Pete Alonso hung his head as he walked back to the dugout, then smashed his bat to pieces. Alonso had just struck out for the third time in the Mets’ 4-0 loss to the Braves on Sunday, leaving another runner on base. He, like his team, was frustrated.
Despite a consistent attack at Truist Park in Atlanta, the Mets simply could not hit when it mattered most. They stranded multiple runners apiece in the first through fourth innings, and 13 in total against five Braves pitchers, finishing 1-for-15 with runners in scoring position. As a result, they dropped their fifth straight game.
Afterward, the Mets did not make any position players available to interview.
“We have to be better,” general manager Brodie Van Wagenen said. “I don’t think there’s any way to sugarcoat that.”
Coming off a Saturday loss in which they scored one run (on a sacrifice fly) and left 11 men on base, the Mets immediately fell into the same sort of trouble on Sunday. In the first inning, they loaded the bases on two walks and a hit, but Robinson Canó hit into an inning-ending double play. The Mets put two runners on base in each of the next three innings, but they could not come up with the hit they needed against starter Kyle Wright or the first man out of the bullpen, Tyler Matzek.
They never stopped putting pressure on Atlanta’s pitchers, but that key hit continued to elude them. In the seventh inning, Alonso let a 91 mph Shane Greene fastball buzz through the inner half of the strike zone without offering at it; he eventually struck out looking, leading to his dugout bat smash.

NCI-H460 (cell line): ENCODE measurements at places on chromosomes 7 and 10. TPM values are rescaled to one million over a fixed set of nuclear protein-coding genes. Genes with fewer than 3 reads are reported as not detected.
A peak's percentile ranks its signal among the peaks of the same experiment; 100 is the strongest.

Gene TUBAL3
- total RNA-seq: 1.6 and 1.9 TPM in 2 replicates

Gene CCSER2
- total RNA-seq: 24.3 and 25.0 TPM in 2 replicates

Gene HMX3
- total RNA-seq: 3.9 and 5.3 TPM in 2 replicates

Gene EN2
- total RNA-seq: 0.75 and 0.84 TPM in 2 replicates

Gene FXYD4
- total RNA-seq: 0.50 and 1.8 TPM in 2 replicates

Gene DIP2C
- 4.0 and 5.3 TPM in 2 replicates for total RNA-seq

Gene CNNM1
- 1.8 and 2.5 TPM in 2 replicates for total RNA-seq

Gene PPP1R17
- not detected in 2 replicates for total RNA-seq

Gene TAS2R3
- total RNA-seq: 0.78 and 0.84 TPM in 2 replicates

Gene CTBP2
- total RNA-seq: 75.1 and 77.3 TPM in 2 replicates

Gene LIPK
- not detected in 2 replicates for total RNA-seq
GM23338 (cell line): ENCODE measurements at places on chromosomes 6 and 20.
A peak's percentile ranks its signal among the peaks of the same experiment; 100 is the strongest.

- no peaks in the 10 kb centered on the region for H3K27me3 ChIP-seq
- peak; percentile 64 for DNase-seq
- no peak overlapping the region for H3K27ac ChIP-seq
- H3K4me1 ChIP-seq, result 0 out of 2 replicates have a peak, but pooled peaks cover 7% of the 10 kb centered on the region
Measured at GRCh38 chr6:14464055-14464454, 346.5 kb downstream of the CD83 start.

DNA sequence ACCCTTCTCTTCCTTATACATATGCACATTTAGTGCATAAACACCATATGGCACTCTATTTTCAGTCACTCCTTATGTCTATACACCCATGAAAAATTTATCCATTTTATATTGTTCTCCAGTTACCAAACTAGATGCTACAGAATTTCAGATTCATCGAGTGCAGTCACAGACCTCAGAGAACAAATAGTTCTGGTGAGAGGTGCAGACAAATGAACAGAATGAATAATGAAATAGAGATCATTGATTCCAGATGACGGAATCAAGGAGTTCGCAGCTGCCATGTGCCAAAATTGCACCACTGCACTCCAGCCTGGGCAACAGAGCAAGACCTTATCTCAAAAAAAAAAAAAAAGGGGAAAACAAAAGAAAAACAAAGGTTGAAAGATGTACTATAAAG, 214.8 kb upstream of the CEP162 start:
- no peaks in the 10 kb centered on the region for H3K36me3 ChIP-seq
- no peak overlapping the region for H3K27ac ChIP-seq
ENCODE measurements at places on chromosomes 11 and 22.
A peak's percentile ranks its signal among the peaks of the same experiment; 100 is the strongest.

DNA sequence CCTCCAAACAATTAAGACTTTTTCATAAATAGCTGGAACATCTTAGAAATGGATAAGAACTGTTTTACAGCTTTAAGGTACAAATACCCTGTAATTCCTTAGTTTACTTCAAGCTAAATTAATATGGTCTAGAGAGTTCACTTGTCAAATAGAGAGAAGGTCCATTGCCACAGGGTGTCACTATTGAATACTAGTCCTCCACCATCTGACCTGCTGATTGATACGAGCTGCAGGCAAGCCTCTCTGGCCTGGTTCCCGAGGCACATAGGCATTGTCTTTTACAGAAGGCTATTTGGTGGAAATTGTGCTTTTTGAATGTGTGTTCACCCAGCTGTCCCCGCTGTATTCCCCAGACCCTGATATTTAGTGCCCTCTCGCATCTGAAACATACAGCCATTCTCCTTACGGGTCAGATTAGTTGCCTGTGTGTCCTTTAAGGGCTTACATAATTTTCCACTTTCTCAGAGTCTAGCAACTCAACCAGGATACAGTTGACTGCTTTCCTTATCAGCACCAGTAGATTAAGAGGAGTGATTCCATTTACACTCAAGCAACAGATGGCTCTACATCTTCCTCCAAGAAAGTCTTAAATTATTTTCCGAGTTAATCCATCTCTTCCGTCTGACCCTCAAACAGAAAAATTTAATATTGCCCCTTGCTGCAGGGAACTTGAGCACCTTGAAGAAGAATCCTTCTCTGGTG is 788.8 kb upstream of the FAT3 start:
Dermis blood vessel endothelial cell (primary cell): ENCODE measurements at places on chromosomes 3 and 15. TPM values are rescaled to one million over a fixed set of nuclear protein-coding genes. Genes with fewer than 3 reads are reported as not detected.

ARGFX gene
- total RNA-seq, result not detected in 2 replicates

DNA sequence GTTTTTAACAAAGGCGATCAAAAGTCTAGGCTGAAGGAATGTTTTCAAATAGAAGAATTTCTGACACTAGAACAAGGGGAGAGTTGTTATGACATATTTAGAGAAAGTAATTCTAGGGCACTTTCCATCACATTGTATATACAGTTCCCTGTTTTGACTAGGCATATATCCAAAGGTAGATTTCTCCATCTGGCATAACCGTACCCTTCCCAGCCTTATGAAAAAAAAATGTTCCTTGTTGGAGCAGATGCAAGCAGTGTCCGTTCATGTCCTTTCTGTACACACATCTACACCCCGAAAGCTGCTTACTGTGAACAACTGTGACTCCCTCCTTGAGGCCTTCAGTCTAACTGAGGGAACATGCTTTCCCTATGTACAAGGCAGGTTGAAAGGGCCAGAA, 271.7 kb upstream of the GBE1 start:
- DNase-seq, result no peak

“It’s disappointing right now,” manager Luis Rojas said. “We have to put it together. And when I say put it together, when we pitch well -- I thought we pitched really well today -- we have to come in with those at-bats.
“We are creating situations. Guys are showing signs of quality at-bats. They’re battling out there. … We’ve got to deliver.”
The Mets indeed received a quality start from David Peterson, who recovered from a rocky third inning to hold the Braves to three runs while striking out eight. But he took a loss in his second MLB outing due to the Mets’ lack of timely hitting. Alonso in particular is in a 1-for-16 slump with seven strikeouts over that stretch, frequently chasing balls outside the strike zone. But he is far from the only one. The last Met to deliver an RBI hit with a runner in scoring position was J.D. Davis in the sixth inning Friday, during a game in which the Mets blew a six-run lead.
The team has now lost five straight games, three of them to a key division rival. With the season one-sixth complete, the Mets are already four games out of first place and falling fast.
Most Mets learned after Sunday’s loss that they will play the rest of the season without Yoenis Céspedes, who has elected not to play for COVID-19-related reasons. Perhaps a more significant role for Dominic Smith, in Céspedes’ absence, can help turn around the Mets’ fortunes.
“The offense, we had a bunch of hits,” Peterson said. “We had guys on base. It just didn’t work out for us today. I have a lot of faith in those guys in there. I know how hard they work every single day. There’s no doubt in my mind that they’re going to come back in the ballpark tomorrow ready to go.”